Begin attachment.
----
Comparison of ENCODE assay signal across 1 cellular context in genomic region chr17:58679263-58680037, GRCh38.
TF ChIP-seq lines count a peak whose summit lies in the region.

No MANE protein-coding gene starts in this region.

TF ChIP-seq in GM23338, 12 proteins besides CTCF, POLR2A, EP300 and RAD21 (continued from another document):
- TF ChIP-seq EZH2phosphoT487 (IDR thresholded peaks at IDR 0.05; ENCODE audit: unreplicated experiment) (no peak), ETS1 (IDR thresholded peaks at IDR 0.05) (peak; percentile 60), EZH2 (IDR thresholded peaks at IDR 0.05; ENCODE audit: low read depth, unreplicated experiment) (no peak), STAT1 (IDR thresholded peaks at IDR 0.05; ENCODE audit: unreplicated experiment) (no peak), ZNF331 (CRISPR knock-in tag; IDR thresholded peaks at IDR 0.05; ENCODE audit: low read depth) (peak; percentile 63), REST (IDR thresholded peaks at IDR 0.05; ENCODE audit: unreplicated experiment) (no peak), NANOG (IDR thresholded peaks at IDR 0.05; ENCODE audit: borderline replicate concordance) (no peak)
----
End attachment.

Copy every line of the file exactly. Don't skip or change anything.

Comparison of ENCODE assay signal across 1 cellular context in genomic region chr17:58679263-58680037, GRCh38.
TF ChIP-seq lines count a peak whose summit lies in the region.

No MANE protein-coding gene starts in this region.

TF ChIP-seq in GM23338, 12 proteins besides CTCF, POLR2A, EP300 and RAD21 (continued from another document):
- TF ChIP-seq EZH2phosphoT487 (IDR thresholded peaks at IDR 0.05; ENCODE audit: unreplicated experiment) (no peak), ETS1 (IDR thresholded peaks at IDR 0.05) (peak; percentile 60), EZH2 (IDR thresholded peaks at IDR 0.05; ENCODE audit: low read depth, unreplicated experiment) (no peak), STAT1 (IDR thresholded peaks at IDR 0.05; ENCODE audit: unreplicated experiment) (no peak), ZNF331 (CRISPR knock-in tag; IDR thresholded peaks at IDR 0.05; ENCODE audit: low read depth) (peak; percentile 63), REST (IDR thresholded peaks at IDR 0.05; ENCODE audit: unreplicated experiment) (no peak), NANOG (IDR thresholded peaks at IDR 0.05; ENCODE audit: borderline replicate concordance) (no peak)